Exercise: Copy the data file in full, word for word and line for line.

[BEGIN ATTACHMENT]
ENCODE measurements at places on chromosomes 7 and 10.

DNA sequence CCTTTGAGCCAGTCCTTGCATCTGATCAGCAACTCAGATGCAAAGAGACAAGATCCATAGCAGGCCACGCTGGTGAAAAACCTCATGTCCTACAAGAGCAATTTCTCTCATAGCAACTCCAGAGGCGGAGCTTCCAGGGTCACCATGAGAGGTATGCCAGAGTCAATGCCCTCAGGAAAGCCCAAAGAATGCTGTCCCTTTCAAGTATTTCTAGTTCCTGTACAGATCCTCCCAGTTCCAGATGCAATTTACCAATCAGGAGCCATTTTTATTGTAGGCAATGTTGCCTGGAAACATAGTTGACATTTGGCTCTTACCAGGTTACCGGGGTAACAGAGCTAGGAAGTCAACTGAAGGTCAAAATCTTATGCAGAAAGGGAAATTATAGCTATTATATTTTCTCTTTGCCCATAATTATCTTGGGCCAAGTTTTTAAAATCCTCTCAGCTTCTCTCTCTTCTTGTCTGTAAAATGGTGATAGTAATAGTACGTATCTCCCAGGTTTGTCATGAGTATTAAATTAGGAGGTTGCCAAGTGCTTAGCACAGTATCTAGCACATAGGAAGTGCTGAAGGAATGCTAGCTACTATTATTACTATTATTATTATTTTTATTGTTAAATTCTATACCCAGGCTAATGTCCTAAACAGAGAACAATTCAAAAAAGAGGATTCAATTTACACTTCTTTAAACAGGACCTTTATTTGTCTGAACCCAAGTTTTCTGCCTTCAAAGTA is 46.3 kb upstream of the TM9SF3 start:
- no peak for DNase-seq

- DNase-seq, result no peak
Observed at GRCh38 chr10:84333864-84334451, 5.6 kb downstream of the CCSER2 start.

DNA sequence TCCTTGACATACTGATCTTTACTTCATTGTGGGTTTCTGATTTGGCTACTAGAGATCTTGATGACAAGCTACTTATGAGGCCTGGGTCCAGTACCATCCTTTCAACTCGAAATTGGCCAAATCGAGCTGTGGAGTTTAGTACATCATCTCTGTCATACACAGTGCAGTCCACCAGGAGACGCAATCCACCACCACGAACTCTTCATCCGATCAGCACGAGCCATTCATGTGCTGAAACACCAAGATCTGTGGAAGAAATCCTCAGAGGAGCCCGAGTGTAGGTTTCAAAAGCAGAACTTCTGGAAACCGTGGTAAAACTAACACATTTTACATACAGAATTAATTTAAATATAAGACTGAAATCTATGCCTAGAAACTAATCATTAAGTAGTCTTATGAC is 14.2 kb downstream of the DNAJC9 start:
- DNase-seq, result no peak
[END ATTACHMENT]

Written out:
ENCODE measurements at places on chromosomes 7 and 10.

DNA sequence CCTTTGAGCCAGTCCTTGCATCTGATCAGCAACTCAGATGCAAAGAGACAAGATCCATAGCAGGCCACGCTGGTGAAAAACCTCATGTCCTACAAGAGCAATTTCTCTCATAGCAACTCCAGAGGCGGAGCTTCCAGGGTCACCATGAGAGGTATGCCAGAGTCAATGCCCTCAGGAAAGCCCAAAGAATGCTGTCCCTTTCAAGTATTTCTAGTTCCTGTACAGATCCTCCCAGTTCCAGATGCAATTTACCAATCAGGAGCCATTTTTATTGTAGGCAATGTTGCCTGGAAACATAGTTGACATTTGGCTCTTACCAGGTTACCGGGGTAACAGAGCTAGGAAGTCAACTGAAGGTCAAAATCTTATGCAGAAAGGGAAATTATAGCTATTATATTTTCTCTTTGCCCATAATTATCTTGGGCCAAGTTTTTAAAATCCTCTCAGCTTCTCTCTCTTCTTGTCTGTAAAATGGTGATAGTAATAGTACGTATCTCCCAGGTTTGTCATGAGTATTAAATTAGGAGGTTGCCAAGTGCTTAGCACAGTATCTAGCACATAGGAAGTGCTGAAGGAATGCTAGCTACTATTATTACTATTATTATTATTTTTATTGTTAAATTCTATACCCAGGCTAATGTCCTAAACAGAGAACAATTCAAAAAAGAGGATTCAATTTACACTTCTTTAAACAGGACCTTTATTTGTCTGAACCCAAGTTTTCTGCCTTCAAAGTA is 46.3 kb upstream of the TM9SF3 start:
- no peak for DNase-seq

- DNase-seq, result no peak
Observed at GRCh38 chr10:84333864-84334451, 5.6 kb downstream of the CCSER2 start.

DNA sequence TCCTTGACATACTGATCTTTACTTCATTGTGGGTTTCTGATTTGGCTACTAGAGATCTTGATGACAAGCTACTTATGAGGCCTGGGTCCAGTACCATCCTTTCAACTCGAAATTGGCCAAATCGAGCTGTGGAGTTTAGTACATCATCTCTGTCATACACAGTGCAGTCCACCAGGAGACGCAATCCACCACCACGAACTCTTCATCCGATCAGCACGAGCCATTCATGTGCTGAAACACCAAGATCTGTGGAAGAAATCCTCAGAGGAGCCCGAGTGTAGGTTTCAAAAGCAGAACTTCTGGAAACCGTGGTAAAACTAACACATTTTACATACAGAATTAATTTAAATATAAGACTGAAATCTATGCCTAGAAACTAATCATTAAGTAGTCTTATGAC is 14.2 kb downstream of the DNAJC9 start:
- DNase-seq, result no peak